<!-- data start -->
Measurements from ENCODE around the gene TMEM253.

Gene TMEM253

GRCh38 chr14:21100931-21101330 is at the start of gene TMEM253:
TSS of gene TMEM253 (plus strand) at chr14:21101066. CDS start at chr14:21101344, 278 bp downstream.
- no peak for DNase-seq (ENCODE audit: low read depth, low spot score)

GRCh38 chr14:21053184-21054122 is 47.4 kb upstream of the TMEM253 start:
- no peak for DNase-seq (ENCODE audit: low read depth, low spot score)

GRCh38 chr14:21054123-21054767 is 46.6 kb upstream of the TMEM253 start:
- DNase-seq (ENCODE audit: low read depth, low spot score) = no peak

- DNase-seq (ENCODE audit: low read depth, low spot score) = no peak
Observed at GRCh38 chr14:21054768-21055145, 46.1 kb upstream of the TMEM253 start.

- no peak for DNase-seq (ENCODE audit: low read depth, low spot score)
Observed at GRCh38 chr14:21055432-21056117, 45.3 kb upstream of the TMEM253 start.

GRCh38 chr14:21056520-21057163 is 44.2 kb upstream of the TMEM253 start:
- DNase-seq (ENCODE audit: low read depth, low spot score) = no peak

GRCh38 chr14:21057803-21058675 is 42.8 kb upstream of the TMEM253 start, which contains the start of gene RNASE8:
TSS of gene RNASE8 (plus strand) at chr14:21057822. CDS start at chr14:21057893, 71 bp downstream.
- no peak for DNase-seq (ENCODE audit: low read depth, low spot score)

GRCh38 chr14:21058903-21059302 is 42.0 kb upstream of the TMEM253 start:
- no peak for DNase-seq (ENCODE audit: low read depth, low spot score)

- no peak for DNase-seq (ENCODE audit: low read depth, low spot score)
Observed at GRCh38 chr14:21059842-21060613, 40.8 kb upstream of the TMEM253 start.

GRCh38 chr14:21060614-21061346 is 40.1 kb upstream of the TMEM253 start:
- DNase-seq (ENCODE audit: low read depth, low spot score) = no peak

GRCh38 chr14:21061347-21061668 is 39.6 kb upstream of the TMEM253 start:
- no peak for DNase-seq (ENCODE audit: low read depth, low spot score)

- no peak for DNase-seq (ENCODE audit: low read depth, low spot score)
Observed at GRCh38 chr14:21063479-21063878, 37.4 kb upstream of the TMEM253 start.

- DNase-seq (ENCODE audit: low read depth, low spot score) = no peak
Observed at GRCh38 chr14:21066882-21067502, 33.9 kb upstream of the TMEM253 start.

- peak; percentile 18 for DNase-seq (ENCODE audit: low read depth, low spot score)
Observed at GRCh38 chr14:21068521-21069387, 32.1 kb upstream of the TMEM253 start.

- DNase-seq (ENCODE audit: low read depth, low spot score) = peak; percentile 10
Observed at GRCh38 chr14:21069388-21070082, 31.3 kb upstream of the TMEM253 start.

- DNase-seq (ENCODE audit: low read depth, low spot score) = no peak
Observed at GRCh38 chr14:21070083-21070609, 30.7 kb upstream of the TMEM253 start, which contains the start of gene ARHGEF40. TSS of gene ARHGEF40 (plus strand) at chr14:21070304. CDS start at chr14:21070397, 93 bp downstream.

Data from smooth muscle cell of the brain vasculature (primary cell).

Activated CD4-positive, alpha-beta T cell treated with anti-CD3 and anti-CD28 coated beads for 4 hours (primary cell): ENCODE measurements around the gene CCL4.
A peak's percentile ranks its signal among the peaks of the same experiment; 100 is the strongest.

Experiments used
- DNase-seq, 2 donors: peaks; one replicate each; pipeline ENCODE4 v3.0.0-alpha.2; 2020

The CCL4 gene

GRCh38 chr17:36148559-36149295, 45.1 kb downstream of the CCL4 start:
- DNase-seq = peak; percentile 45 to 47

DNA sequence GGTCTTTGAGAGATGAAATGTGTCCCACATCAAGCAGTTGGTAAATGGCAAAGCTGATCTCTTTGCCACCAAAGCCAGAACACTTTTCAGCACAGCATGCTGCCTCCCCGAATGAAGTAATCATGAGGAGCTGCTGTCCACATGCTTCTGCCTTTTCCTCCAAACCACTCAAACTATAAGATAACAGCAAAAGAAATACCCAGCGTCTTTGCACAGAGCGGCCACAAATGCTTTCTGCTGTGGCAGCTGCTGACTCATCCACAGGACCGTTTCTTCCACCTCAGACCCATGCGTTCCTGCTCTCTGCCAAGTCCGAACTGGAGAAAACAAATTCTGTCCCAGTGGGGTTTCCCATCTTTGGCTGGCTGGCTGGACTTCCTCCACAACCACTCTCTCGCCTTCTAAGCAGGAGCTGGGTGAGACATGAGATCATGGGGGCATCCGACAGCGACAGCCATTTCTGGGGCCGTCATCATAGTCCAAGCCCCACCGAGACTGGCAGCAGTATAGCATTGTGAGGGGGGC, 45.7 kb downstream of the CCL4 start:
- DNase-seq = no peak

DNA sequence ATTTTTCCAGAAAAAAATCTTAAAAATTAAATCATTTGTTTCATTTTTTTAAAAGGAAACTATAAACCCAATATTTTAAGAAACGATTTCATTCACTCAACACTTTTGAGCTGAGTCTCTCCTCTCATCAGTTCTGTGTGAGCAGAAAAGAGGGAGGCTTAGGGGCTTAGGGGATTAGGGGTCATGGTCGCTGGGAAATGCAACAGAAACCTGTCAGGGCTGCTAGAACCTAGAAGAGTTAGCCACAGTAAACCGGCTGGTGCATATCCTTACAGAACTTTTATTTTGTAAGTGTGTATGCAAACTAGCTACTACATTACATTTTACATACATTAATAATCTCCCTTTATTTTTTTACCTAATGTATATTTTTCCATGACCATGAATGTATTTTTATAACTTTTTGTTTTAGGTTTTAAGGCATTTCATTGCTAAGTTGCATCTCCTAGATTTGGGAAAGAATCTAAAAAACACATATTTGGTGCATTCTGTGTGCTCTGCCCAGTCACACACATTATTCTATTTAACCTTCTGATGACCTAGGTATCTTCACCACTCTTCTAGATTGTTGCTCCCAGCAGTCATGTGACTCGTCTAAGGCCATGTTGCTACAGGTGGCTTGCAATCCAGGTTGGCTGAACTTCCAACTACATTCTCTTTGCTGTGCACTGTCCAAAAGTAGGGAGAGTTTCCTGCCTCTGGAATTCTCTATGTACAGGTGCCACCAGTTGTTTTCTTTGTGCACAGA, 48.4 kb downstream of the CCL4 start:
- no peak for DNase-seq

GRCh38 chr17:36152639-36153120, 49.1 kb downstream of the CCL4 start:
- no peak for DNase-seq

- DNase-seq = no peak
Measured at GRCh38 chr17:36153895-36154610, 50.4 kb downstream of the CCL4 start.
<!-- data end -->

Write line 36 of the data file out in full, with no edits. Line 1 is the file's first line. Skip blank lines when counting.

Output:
Observed at GRCh38 chr14:21070083-21070609, 30.7 kb upstream of the TMEM253 start, which contains the start of gene ARHGEF40. TSS of gene ARHGEF40 (plus strand) at chr14:21070304. CDS start at chr14:21070397, 93 bp downstream.